“I had been watching a house being built in Edmonds on my daily dog walking strolls.  For months I saw a huge pile of shingles on pallets sitting in the front yard. As the grass grew taller and the house seemed finished I wondered what the builder was going to do with all the shingles.  I called the number on the sign posted in the front yard and reached the site manager.  He said I could take as many of the shingles as I wanted for FREE. So I took them all.   When I priced them out I realized that I saved at least $500. We have a small amount left that we plan to use on another project.  The shingles were pre-painted blue, but we plan to paint the shed this coming Spring (2013) to match our house.”

Check out The RE Store’s guide to designing your own little shed with this free pdf download: Extra Space or a Special Place

Posted in: RE Store Rockstar Project, Stories about people, Stories about stuff, You can do it yourself

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Fire Fighter Forcible Entry Training With Reclaimed Doors

Fire fighter forcible entry training photoThe Bellingham Fire Department was established in 1904. Their well-seasoned department supports fire fighter training for many of the districts in Whatcom County Washington. Annual “Forcible Entry Training” uses props to simulate locked buildings that the crews must break into, in case a fire requires rescue access to the inside of a building.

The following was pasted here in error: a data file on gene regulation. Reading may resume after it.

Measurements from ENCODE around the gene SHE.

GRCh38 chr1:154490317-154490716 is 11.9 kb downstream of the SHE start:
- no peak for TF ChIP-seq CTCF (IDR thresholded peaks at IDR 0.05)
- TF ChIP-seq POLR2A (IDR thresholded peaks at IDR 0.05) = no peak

The Bellingham Fire Department uses salvaged materials from The RE Store and Overhead Door Company to help reduce costs in their training exercises. It also makes good sense to utilize already used doors that will be destroyed anyways in the training exercises. Watch these brave and highly regarded men and women in the following video as they keep themselves fit and ready for the next emergency.

If your community group or business needs materials, The RE Store welcomes your requests for building materials, gift certificates for fundraising events and other in-kind support.